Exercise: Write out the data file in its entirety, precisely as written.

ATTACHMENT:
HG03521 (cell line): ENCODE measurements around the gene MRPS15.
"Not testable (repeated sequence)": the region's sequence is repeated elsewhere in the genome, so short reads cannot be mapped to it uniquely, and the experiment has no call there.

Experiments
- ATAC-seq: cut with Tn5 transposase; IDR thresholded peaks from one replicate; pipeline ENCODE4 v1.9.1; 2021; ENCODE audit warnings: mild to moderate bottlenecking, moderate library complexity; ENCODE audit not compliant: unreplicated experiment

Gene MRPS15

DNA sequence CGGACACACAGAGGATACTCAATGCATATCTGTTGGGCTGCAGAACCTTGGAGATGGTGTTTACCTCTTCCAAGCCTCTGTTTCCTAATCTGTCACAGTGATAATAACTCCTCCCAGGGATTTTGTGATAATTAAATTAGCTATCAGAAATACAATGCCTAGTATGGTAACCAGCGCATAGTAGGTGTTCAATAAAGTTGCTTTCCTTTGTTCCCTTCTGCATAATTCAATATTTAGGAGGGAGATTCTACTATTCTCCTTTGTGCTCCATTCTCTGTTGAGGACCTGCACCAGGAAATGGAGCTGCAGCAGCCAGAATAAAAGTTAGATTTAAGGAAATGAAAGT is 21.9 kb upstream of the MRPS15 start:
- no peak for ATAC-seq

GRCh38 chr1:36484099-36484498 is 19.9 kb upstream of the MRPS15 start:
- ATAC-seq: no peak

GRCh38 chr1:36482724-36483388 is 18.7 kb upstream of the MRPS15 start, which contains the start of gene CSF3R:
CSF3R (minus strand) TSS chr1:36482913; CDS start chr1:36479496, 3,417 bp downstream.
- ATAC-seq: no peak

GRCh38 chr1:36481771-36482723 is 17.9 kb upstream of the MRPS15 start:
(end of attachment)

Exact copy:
HG03521 (cell line): ENCODE measurements around the gene MRPS15.
"Not testable (repeated sequence)": the region's sequence is repeated elsewhere in the genome, so short reads cannot be mapped to it uniquely, and the experiment has no call there.

Experiments
- ATAC-seq: cut with Tn5 transposase; IDR thresholded peaks from one replicate; pipeline ENCODE4 v1.9.1; 2021; ENCODE audit warnings: mild to moderate bottlenecking, moderate library complexity; ENCODE audit not compliant: unreplicated experiment

Gene MRPS15

DNA sequence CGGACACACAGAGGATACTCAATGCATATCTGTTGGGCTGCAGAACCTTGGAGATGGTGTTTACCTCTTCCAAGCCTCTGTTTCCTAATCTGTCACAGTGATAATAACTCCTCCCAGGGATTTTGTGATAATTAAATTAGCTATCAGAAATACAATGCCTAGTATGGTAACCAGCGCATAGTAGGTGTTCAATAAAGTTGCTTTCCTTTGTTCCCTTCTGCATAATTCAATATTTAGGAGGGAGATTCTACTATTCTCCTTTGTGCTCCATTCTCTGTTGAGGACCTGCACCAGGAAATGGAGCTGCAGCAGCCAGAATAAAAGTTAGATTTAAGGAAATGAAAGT is 21.9 kb upstream of the MRPS15 start:
- no peak for ATAC-seq

GRCh38 chr1:36484099-36484498 is 19.9 kb upstream of the MRPS15 start:
- ATAC-seq: no peak

GRCh38 chr1:36482724-36483388 is 18.7 kb upstream of the MRPS15 start, which contains the start of gene CSF3R:
CSF3R (minus strand) TSS chr1:36482913; CDS start chr1:36479496, 3,417 bp downstream.
- ATAC-seq: no peak

GRCh38 chr1:36481771-36482723 is 17.9 kb upstream of the MRPS15 start: